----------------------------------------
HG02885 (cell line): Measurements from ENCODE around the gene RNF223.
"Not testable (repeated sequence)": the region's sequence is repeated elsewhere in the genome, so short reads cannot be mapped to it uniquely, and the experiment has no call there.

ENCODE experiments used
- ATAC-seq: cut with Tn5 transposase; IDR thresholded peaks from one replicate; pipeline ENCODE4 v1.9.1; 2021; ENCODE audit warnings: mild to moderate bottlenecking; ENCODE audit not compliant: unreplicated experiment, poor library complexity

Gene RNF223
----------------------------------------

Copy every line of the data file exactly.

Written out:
HG02885 (cell line): Measurements from ENCODE around the gene RNF223.
"Not testable (repeated sequence)": the region's sequence is repeated elsewhere in the genome, so short reads cannot be mapped to it uniquely, and the experiment has no call there.

ENCODE experiments used
- ATAC-seq: cut with Tn5 transposase; IDR thresholded peaks from one replicate; pipeline ENCODE4 v1.9.1; 2021; ENCODE audit warnings: mild to moderate bottlenecking; ENCODE audit not compliant: unreplicated experiment, poor library complexity

Gene RNF223